The Tampa Bay Lightning lost captain Martin St. Louis at the trade deadline. The NHL's reigning scoring champion was the final key component left from the team's Stanley Cup title a decade ago. He was considered the Lightning's heart and soul.
There was concern that because Tampa Bay general manager Steve Yzerman was forced into the trade, thanks to the demands of the 38-year-old St. Louis, the Lightning would slip out of the playoff race.
Who was going to guide the team? Who was going to set up the game's top sniper, Steven Stamkos, when he returned from a 45-game absence because of a broken leg?
Well, so far, so good. Robust two-way forward Ryan Callahan arrived in the trade that sent St. Louis to the New York Rangers. Stamkos has returned from his injury. And Tampa Bay hasn't missed a beat, going 3-1-2 since the Mar. 5 trade deadline after a 22-18-5 record previously without Stamkos.
"We lost Stammer for a long time and we still managed to play well enough," said Lightning centre Valtteri Filppula, whose club visits the Toronto Maple Leafs on Wednesday. "We were able to survive that. Yes, we lost a player like Marty, but we got a pretty good player in return."
The damage done
St. Louis asked for the trade in early January, after Yzerman and his Canadian Olympic management team initially left the veteran off their roster for the second time in four years. Yzerman tried to make it up to St. Louis by adding him later as a replacement for the injured Stamkos. But it didn't matter. The damage had been done.
Yzerman was in a tough spot because he didn't want to lose St. Louis, and the player had only one destination in mind: Manhattan.
But, in addition to landing Callahan, Yzerman snatched a first-round pick in the 2015 NHL draft and a conditional second-round selection this year. That second-rounder becomes a first-rounder if the Rangers reach the East final.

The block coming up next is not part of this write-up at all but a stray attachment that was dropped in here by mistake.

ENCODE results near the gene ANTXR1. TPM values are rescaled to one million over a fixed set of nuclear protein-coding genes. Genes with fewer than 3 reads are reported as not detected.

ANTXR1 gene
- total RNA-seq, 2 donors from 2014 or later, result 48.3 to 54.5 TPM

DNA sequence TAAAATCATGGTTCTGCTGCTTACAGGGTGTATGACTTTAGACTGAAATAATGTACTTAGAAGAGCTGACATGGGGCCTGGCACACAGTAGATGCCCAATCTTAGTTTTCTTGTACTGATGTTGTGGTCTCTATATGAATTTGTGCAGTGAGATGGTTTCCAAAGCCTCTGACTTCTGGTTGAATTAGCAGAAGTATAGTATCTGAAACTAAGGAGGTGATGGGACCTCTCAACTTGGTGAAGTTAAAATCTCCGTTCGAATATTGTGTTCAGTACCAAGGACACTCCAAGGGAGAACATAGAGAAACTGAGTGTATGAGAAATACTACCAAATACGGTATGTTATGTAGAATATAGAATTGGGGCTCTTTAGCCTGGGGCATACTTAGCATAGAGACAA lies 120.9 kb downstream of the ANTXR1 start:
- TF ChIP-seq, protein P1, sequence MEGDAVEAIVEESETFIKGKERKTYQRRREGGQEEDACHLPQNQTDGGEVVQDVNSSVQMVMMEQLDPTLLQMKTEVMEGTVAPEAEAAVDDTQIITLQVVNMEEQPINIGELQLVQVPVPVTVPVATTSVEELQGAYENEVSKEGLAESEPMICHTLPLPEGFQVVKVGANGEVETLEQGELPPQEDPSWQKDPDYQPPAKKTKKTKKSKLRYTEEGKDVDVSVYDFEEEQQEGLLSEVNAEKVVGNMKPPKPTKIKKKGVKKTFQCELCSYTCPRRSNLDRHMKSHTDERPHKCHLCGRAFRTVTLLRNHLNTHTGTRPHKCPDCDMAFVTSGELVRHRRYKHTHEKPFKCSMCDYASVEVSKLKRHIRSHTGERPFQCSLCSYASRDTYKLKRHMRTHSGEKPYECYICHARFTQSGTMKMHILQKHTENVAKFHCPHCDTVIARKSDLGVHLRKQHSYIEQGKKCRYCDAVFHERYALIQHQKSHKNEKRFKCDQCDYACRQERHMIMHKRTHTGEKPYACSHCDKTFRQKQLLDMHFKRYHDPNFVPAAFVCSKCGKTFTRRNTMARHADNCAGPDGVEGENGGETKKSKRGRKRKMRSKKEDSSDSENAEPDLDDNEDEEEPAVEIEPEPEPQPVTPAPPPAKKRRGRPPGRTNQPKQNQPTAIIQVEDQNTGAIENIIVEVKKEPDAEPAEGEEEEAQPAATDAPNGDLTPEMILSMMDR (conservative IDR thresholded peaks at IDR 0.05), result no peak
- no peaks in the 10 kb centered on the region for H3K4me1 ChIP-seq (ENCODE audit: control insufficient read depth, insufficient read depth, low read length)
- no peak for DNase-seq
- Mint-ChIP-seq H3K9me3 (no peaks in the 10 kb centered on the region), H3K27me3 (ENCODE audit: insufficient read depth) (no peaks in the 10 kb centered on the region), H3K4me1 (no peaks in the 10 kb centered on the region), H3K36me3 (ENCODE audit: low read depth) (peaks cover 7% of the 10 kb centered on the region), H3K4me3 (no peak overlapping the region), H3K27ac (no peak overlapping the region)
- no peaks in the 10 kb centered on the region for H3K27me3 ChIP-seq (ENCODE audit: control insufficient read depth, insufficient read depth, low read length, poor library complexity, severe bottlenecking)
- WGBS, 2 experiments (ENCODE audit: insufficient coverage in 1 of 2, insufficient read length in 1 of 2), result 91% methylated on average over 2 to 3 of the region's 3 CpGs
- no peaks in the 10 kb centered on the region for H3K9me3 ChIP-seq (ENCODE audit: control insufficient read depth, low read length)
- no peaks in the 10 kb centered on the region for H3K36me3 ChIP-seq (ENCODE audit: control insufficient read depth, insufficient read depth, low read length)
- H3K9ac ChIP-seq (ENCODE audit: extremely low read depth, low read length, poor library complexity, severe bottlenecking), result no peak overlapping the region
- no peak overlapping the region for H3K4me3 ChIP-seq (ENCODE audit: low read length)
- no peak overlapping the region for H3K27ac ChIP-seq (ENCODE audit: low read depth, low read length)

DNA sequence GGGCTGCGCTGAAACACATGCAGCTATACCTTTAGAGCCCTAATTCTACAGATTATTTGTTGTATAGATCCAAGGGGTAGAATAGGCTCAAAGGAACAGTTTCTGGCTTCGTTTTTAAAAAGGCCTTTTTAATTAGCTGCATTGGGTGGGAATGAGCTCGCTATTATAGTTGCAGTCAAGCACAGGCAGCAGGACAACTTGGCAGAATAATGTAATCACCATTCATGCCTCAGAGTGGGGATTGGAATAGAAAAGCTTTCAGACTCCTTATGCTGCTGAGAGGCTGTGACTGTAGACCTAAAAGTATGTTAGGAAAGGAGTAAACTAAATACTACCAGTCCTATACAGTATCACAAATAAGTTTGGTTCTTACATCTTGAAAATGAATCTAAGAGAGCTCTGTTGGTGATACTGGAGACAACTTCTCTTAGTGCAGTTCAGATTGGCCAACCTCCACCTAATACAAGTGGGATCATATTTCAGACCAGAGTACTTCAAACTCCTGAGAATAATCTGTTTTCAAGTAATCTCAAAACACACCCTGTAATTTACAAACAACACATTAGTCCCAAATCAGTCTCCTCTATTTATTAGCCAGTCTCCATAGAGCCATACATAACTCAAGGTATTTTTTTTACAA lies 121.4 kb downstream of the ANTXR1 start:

If Callahan, who is eligible to become an unrestricted free agent this summer, signs a contract with the Lightning, the Rangers would receive Tampa Bay's second-round pick in 2015 in exchange for New York's seventh-round choice in 2015.
And why wouldn't the 28-year-old Callahan want to re-sign with Tampa Bay? The young team is strong. The weather is wonderful. There is no state income tax.
Plus, the Lightning will want to keep Callahan because his rugged style of play was exactly what was missing from its lineup.
"Unfortunately we had to give up our leading scorer to get him," Lightning coach Jon Cooper said. "But he's just brought a different dynamic to our team."
'A great fit'
Cooper has Stamkos playing between Tyler Johnson and Alex Killorn, and Callahan skating on the right side of Flippula with left wing Ondrej Palat.
"That line has been dynamic for us at both ends of the ice," Cooper said. "That kid [Callahan] knows how to play the game below the dots. We just haven't had a ton of those guys go through our organization. It's a great fit for us. He's probably a little tired because I'm playing him a little bit more than he played in New York.
"He's the first over the boards on the [power play] and [penalty kill] and he's earned every right to do that. He's one of those guys you never have to worry about in the locker room, you know what you're getting, it's 100 per cent effort, and you can't have enough of those guys.
"Just watch our bench when he hits somebody or takes a puck from somebody or battles in front of the net. Guys are just pumped for him."
Other adjustments for the Lightning have been to go to Stamkos from St. Louis at captain, and for Stamkos to play without St. Louis.
"For a guy who has missed 45 games, [Stamkos] just jumps right into a playoff push and he's trying to lead our team," Cooper said. "I just can't say enough about what he's done to keep us all together.
"He played with 26 [St. Louis] for a number of years. So it's different burdens on his shoulders if that makes sense. But I'll be honest, he's electrifying when he's on the ice. He'll be the first one to tell you there are still holes in his game right now, but you can see him getting better and better.
"It's coming at no better time than right now when we need him."
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